> I do what the OP says only when I'm saving the pasta for use later. Like in a stir fry or pasta
    > salad. I find rinsing and oil stop the pasta from sticking together.

    We've been through all this before. The bottom line is that the ilitarete immagrents that Sheldon
    hung out with as a boy didn't do either thing, so it is ipso facto WRONG.

    HTH.

    --
    ...I'm an air-conditioned gypsy...

    - The Who
     
  12. Curly Sue

    Curly Sue Guest

    On Sat, 28 Feb 2004 02:32:16 -0600, John Gaughan
    <[email protected]> wrote:

    >I tried whole wheat pasta the other day. My wife and I both think it tastes good, but it does not
    >hold sauce well. Most likely this is due to the fact that it has less starch, which helps bond
    >sauce to the pasta.
    >
    >Is this true of all whole wheat pasta? What brands do you guys recommend? Any cooking tips, should
    >I cook it differently than normal pasta? Normally I boil it until al dente, rinse in hot water, and
    >toss in olive oil.

    Try different brands. Having said that, I don't have any problem with home-made whole wheat pasta,
    so I can't recommend any particular brand.

    You might try a ridged whole wheat pasta shape.

    Also, finish the pasta as christina suggests by cooking it for a few minutes in the sauce.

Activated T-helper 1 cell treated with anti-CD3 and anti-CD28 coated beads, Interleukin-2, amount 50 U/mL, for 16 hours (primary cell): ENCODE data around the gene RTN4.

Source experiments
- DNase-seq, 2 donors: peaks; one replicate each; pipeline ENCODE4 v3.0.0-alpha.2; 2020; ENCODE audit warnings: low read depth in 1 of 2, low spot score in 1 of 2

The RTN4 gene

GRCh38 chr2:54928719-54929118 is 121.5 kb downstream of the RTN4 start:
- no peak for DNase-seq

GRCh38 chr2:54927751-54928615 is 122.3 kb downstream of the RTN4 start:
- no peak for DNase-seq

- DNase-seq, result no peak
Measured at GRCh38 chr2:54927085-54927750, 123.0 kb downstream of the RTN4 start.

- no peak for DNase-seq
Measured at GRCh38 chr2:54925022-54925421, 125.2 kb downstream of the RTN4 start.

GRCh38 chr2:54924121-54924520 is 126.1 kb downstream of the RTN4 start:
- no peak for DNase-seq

Just in case you're doing this: remember, a plate of plain pasta topped with a dollop of sauce makes
    a pretty picture for advertising, but that's not the way pasta should really be served. Add the
    sauce to the pasta before serving and don't add too much!

    Sue(tm) Lead me not into temptation... I can find it myself!
     
  13. Curly Sue

    Curly Sue Guest

    On Sat, 28 Feb 2004 05:53:51 -0500, Goomba38 <[email protected]>
    wrote:

    >John Gaughan wrote:
    >
    >>
    >> Normally I boil it until al dente, rinse in hot water, and toss in olive oil.
    >>
    >
    >WHY? That's all I wanna know.. WHY would you rinse in *any* pasta that just boiled in water?? It
    >just makes no sense to me whatsoever. Goomba

    It depends on the brand. I have tried pasta that leached out so much starch that it left gunk on the